Island living is all about relaxation. That’s why we’ve hand-picked six remote islands where you can find your own private spot on the sand. Get ready for some serious down time.
Tioman's jungle-covered hills rise up behind bungalows
Pulau Tioman, Malaysia
Local legend says that a dragon princess was on her way to visit her prince in Singapore when she stopped for a swim in the South China Sea. She loved the water so much that she decided to stay and took the form of an island – Tioman.
It’s a romantic story (unless you’re the prince), and this romance can certainly be felt in the island’s pristine nature. Tioman is sparsely inhabited and covered in dense jungle and waterfalls, with giant monitor lizards traipsing the hills and technicolour fish darting in coral reefs. Hotels like Tioman Dive Resort have gear for hire, so you can explore the depths in between sunbathing sessions.
Winter is the best time to visit Koh Rong Samloem
Koh Rong Samloem, Cambodia
The beaches on Koh Rong Samloem are practically deserted, with nothing butbright white sand sliding into translucent water. You’ll spend your days lazing in hammocks and snorkelling in the sea.
The island has a far less touristy vibe than nearby backpacker favourite Koh Rong. Electricity is run on generators, WiFi is a laughing matter, and nightlife means sunset beers and sleeping. It’s all about relaxing here – just ask the owners at Lazy Bones, a chilled-out hostel with budget dorm beds, or the staff at Sweet Dreams Samloem, where the day beds make snoozing an all-day event.
On Pom Pom, it's likely you'll have the beach all to yourself
Pom Pom Island, Malaysia
It’s not just the name that’s cute – Pom Pom Island is adorable, an almost-perfect circle of decidedly perfect beaches sitting snugly in the Celebes Sea. You could walk its circumference in under 25 minutes, and there isn’t any human development except for a few resorts.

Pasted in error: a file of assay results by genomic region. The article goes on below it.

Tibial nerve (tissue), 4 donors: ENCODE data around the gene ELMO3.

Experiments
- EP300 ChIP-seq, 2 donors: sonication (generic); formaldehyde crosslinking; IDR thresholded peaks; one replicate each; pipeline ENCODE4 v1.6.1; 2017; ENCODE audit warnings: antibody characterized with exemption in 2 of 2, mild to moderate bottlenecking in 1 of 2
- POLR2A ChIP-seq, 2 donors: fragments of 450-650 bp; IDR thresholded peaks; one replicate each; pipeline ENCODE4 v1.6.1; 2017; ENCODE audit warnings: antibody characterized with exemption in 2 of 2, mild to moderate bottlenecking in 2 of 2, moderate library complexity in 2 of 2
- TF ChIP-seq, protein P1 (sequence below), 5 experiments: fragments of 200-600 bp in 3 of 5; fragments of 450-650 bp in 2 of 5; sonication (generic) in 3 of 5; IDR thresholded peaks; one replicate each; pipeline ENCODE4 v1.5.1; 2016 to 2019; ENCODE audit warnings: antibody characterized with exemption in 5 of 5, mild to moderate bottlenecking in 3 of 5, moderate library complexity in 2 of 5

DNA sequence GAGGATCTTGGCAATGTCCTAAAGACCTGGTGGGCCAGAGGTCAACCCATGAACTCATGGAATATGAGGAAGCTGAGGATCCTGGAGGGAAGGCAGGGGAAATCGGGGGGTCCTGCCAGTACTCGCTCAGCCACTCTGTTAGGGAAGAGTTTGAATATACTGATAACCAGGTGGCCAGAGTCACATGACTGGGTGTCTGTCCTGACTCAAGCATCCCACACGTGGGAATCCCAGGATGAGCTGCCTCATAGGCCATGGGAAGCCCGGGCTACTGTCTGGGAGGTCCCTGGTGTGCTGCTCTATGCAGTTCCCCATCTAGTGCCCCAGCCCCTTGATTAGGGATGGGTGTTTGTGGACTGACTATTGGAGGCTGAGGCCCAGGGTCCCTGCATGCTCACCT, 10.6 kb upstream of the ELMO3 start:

Pom Pom is best known for its world-class scuba diving – a vibrant coral reef fringes the white sand beaches, where Green and Hawksbill turtles nest. To coordinate diving trips right from your villa, try Pom Pom Island Resort. It even has a spa if you need extra help with your R&R.
Hike through the jungle to discover hidden waterfalls
Ko Kut (Koh Kood), Thailand
In a country as beloved as Thailand, finding somewhere less travelled is a rare thing. This lush island near the Cambodian border has spotty internet access and a population of only 2,000, so you can expect some serious privacy.
The interior is jungle-packed, with emerald waterfalls and hidden monasteries that are all but deserted – even in peak season. Spend your days lying on the sand, sating yourself with icy Chang beers and bowls of curry. For delicious food right at your hotel, Suan Maproa Ko Kut Resort has a Thai kitchen and beachside bungalows.
The landscape of Raj Ampat looks like Neverland
Raja Ampat, Indonesia
Raja Ampat is a smattering of barely-populated islands stretching out to sea, each one more magical than the next. These shores contain some of the world’s best diving spots – but if that’s not your thing, the water’s so clear that you can even see the marine life without a mask.
Raja Ampat’s sublime scenery continues above land, the steep jungle-covered hillsides hiding caves and lagoons. It’s a place to truly get off the grid, and a homestay at Alter Native Stay in Tapokreng makes that a tantalising possibility.
A traditional Banca boat setting out in the sunset
Palawan Island, Phillippines
Palawan stretches like a long, fat snake between the western Philippines and Malaysia. Jungle-clad rock formations rise up from the sea, where fishing boats look suspended in air above the bright, clear water.
Divers can discover shipwrecks at the bottom of aquarium-esque bays and flitting fish in the reefs just offshore. On land, the most popular means of transportation is tricycle, so it’s easy to explore the food offerings at fishing villages. The remote Macapuno Beach Resort is perfect for drinking in the scenery, one languid hour after another.